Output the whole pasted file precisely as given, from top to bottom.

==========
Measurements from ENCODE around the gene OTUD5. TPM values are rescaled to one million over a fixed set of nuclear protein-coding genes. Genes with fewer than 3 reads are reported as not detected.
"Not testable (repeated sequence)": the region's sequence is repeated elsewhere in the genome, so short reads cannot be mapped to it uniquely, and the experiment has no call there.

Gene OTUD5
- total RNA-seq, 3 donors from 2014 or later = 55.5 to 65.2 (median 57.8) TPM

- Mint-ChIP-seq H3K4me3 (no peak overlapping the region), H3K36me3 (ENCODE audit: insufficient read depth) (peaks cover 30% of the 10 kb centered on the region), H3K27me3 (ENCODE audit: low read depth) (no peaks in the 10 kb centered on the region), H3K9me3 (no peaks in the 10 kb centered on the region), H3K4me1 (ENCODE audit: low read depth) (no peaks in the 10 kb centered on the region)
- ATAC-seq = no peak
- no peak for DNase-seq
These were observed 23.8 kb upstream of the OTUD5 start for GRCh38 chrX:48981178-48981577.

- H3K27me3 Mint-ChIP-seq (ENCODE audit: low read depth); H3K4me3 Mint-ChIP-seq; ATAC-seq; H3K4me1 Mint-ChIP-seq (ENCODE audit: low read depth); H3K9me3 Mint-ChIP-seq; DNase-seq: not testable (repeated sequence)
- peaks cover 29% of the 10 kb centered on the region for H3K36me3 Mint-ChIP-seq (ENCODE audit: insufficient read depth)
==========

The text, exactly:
Measurements from ENCODE around the gene OTUD5. TPM values are rescaled to one million over a fixed set of nuclear protein-coding genes. Genes with fewer than 3 reads are reported as not detected.
"Not testable (repeated sequence)": the region's sequence is repeated elsewhere in the genome, so short reads cannot be mapped to it uniquely, and the experiment has no call there.

Gene OTUD5
- total RNA-seq, 3 donors from 2014 or later = 55.5 to 65.2 (median 57.8) TPM

- Mint-ChIP-seq H3K4me3 (no peak overlapping the region), H3K36me3 (ENCODE audit: insufficient read depth) (peaks cover 30% of the 10 kb centered on the region), H3K27me3 (ENCODE audit: low read depth) (no peaks in the 10 kb centered on the region), H3K9me3 (no peaks in the 10 kb centered on the region), H3K4me1 (ENCODE audit: low read depth) (no peaks in the 10 kb centered on the region)
- ATAC-seq = no peak
- no peak for DNase-seq
These were observed 23.8 kb upstream of the OTUD5 start for GRCh38 chrX:48981178-48981577.

- H3K27me3 Mint-ChIP-seq (ENCODE audit: low read depth); H3K4me3 Mint-ChIP-seq; ATAC-seq; H3K4me1 Mint-ChIP-seq (ENCODE audit: low read depth); H3K9me3 Mint-ChIP-seq; DNase-seq: not testable (repeated sequence)
- peaks cover 29% of the 10 kb centered on the region for H3K36me3 Mint-ChIP-seq (ENCODE audit: insufficient read depth)